It affects memory, thinking, orientation, comprehension, calculation, learning capacity, language, and judgement. Consciousness is not affected.
The impairment in cognitive function is commonly accompanied, and occasionally preceded, by deterioration in emotional control, social behaviour, or motivation. Dementia results from a variety of diseases and injuries that primarily or secondarily affect the brain, such as Alzheimer’s disease or stroke.
Dr Kaustubh Joag, Psychiatrist from Pune, said, “Alzheimer is one of the major causes of disability and dependency among older people worldwide. It is overwhelming not only for the people who have it, but also for their carers and families. There is often a lack of awareness and understanding of Alzheimer, resulting in stigmatisation and barriers to diagnosis and care.”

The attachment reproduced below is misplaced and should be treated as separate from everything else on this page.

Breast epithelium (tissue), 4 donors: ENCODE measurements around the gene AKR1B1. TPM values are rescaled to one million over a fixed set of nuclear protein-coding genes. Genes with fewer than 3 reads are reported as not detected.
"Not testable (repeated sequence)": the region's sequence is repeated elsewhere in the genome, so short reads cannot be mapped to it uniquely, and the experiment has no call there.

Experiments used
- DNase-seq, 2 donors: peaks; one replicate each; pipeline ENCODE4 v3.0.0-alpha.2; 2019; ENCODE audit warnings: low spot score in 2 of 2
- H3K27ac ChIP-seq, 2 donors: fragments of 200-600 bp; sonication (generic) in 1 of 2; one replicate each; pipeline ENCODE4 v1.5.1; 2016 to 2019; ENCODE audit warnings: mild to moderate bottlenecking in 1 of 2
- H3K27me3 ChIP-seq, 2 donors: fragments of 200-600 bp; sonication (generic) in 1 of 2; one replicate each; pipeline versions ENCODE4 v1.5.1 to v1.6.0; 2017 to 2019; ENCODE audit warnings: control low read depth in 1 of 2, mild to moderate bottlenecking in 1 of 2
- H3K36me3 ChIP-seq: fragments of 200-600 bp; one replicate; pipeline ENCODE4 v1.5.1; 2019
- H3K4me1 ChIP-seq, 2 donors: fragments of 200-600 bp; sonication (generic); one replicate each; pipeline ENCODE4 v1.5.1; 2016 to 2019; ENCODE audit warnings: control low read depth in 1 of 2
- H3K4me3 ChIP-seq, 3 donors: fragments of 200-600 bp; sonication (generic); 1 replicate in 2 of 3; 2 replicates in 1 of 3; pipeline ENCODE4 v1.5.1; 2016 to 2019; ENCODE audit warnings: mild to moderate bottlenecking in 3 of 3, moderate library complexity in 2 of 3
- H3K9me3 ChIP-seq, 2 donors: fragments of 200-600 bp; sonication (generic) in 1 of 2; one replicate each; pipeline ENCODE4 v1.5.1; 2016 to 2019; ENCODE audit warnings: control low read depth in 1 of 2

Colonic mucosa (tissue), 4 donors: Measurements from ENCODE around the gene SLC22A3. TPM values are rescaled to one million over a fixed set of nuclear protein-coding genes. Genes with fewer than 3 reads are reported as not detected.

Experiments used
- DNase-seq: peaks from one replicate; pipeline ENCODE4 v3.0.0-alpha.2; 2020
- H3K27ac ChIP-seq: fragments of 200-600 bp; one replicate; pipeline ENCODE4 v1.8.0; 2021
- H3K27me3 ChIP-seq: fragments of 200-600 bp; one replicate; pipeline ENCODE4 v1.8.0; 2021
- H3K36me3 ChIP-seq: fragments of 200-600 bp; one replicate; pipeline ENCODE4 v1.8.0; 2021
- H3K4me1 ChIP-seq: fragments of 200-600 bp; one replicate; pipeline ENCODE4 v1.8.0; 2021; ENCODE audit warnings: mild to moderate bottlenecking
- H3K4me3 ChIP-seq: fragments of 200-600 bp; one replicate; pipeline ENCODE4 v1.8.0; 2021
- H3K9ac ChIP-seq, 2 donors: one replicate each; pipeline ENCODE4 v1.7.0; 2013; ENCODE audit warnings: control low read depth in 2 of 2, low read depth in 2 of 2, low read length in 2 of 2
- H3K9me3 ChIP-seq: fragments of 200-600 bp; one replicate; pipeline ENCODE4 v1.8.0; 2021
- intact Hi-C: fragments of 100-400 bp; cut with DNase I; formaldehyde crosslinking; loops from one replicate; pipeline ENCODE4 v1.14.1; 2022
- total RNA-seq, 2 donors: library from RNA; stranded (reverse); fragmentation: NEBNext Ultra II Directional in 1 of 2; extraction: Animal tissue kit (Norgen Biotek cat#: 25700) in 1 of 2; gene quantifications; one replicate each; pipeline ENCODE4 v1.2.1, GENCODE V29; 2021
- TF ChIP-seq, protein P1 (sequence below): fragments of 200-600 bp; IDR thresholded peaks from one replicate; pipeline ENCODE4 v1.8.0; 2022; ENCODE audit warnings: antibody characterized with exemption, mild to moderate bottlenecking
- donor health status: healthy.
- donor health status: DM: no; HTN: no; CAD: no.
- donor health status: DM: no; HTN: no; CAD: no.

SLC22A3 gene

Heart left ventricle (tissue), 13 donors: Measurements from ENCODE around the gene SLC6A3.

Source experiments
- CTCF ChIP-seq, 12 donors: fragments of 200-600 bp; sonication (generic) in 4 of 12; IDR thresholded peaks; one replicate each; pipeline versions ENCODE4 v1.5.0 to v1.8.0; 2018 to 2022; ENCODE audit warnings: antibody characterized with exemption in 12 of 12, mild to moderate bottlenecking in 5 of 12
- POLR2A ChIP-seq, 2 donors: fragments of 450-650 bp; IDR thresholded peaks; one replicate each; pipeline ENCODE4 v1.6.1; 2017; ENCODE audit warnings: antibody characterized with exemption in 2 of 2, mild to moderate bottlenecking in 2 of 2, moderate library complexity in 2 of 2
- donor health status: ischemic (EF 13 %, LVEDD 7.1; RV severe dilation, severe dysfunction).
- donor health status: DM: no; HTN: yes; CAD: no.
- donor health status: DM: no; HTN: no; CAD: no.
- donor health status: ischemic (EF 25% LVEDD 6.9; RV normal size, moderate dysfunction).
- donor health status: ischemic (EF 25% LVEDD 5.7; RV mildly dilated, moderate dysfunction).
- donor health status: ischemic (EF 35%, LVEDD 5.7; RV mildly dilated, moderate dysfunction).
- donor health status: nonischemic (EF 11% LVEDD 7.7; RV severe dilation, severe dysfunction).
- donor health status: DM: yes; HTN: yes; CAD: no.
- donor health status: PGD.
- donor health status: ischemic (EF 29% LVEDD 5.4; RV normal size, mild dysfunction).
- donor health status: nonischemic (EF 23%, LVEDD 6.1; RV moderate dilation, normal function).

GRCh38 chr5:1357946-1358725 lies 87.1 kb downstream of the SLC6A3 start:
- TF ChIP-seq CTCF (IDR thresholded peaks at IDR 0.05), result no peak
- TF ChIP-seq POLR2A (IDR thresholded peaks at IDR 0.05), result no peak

Dr Tejali Chavan, another psychiatrist from Pune, said, “Although age is the strongest known risk factor for dementia, it is not an inevitable consequence of ageing. Some research has shown a relationship between the development of cognitive impairment and life-style related risk factors that are shared with other non-communicable diseases.”
Risk factors for Alzheimer’s disease are:
These risk factors include physical inactivity, obesity, unhealthy diets, tobacco use and harmful use of alcohol, diabetes, and midlife hypertension.
Additional potentially modifiable risk factors include depression, low educational attainment, social isolation, and cognitive inactivity.
Preventive measures suggested by experts:
- Regular exercise
- Healthy diet
- Good sleep
- Stress management
- Social mingling
- Stop smoking
- Learn new things